|Frequently Asked Question 3|
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We believe that ozone levels in a particular air filled enclosure is contributing to deterioration of components sharing the same housing. We know that some components in the housing generate ozone, yet are unsure how to quantify the levels. Can you suggest the appropriate hardware to use?
=== Believe it or not, the problem you have outlined is very frequently overlooked by designers and producers of ozone generators. Needless to say, it is very embarrassing for them to find out that their ozone generator is not "ozone resistant" - at least in respect to by-production of ozone within the unit enclosure.
This may be considered a good joke, but it is not. It is a fact of life and to find such ozone equipment is usually not very difficult. In most cases (not all), all you have to look for is "no fan" design. What is even more pathetic, most producers of such ozone generators are very proud of the fact that they do not use any fan....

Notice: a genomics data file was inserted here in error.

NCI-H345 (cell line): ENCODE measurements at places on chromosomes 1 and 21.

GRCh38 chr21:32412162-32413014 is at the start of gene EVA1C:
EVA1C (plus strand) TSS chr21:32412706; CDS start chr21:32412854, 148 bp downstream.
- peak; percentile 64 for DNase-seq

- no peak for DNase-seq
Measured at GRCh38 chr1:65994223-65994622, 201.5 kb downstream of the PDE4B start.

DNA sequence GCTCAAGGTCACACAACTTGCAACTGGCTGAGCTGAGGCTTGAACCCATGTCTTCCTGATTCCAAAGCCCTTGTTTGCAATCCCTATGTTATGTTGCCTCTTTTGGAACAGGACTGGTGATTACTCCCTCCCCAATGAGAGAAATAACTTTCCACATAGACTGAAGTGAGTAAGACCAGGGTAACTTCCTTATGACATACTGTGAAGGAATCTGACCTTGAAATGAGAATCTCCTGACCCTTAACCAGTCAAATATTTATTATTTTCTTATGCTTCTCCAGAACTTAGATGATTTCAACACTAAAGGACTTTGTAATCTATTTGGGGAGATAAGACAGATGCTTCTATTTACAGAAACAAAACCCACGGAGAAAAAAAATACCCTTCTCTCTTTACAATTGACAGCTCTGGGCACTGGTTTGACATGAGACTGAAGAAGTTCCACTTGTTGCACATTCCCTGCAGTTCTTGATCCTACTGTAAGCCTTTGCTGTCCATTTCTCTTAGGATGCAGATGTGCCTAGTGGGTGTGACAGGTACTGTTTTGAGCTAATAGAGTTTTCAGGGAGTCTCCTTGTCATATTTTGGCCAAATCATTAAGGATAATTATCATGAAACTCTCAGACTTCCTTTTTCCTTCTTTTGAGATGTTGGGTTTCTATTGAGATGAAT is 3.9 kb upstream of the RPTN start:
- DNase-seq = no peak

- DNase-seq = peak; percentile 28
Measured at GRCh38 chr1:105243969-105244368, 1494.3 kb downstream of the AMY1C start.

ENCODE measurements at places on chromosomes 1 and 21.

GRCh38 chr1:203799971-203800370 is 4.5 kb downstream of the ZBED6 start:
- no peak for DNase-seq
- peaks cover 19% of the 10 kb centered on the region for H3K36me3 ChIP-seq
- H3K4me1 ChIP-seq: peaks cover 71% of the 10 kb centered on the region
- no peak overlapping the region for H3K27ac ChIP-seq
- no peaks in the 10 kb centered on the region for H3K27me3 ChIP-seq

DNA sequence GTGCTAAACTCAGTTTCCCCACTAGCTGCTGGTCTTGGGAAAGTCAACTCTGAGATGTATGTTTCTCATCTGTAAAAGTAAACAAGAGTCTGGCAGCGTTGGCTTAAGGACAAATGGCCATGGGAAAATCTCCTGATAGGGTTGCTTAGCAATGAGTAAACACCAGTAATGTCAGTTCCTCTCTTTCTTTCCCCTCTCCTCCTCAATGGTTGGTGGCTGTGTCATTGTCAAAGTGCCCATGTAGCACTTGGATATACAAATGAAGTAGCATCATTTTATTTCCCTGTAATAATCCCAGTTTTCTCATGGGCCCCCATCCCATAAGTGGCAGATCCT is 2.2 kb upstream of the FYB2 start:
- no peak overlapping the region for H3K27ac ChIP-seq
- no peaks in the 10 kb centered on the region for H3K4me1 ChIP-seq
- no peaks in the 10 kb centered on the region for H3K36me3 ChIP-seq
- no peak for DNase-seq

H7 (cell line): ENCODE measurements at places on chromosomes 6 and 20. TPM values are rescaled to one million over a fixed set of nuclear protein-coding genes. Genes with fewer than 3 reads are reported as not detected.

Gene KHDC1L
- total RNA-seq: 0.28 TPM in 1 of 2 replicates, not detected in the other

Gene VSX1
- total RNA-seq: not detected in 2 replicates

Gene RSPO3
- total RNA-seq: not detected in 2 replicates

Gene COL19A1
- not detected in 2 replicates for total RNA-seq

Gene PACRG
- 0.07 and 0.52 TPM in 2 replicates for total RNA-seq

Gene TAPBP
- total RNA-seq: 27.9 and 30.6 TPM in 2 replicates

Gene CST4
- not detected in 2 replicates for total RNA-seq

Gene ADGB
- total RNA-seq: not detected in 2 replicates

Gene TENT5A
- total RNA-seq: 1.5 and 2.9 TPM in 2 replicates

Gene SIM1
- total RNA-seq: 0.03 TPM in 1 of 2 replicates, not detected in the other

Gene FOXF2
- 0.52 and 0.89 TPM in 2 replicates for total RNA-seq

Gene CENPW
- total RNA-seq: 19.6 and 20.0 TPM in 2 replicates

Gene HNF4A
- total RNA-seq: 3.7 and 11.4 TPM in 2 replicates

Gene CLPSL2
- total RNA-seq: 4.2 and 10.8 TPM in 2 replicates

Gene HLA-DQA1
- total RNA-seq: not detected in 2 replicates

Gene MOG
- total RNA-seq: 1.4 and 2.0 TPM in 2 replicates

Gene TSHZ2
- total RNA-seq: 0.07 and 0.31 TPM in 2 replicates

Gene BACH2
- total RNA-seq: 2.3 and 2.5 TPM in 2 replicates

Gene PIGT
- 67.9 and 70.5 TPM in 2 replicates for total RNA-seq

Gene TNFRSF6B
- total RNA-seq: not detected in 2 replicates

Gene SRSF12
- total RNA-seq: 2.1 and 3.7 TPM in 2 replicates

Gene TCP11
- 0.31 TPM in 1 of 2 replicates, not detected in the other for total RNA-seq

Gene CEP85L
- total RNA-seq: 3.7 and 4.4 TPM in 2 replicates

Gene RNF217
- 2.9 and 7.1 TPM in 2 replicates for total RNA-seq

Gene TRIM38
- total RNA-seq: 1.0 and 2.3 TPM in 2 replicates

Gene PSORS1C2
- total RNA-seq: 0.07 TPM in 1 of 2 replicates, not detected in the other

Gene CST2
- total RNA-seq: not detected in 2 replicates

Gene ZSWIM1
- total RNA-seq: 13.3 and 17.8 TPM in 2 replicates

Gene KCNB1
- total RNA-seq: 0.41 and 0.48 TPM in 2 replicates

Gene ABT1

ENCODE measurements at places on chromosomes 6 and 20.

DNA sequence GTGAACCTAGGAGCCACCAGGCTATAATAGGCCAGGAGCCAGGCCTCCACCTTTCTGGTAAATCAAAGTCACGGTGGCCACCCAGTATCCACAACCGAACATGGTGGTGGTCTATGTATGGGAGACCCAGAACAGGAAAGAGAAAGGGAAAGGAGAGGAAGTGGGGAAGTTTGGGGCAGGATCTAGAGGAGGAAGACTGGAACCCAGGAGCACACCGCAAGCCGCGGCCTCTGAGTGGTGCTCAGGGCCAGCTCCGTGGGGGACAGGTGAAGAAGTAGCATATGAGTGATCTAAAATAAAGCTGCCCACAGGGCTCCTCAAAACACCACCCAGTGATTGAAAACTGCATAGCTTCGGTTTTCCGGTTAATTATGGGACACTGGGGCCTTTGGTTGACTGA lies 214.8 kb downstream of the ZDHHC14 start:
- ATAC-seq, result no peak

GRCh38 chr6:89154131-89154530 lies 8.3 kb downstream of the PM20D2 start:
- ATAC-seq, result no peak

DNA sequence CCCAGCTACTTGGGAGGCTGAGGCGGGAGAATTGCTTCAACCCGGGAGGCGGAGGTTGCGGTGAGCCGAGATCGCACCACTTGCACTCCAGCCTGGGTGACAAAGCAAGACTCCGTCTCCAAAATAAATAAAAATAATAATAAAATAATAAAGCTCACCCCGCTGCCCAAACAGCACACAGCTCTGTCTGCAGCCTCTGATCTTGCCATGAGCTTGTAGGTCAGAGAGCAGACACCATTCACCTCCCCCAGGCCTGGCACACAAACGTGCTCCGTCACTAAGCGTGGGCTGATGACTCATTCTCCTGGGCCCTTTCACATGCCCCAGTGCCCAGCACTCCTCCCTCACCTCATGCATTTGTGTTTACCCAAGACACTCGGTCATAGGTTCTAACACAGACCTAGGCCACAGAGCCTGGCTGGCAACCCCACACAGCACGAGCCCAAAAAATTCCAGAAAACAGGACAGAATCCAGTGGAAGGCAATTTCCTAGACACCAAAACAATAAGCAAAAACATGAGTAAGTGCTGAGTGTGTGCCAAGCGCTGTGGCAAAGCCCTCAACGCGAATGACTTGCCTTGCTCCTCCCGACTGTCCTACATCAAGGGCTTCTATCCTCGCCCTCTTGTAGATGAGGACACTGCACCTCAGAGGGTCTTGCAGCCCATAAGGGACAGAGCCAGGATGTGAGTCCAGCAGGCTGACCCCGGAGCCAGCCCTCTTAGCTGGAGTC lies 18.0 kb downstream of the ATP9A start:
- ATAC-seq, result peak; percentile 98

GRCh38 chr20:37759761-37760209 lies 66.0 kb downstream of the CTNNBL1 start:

O.K. back to your original question.
If you know for sure that some components in the housing generate ozone, then whole idea of measuring how much ozone is produced is standing on wooden leg. In other words, there is no "safe" level of ozone. Over long period of time even very low ozone concentration can accumulatively create extensive damage.
So, the basic rule we employ in our company is "zero tolerance" for ozone accumulation within the enclosure of our products...that does not necessary mean you have to incorporate a fan...different products and different usage of your products may call for different solutions...
In case that you still insist on measuring ozone levels within the enclosure, the selection of suitable product to do such test will depend on:
...there are three products I have in my mind:
A-21 Z is the most versatile unit, however it is also the most expensive one.
=== I hope this helps,
=== Take Care
=== The OzoneLab™ Team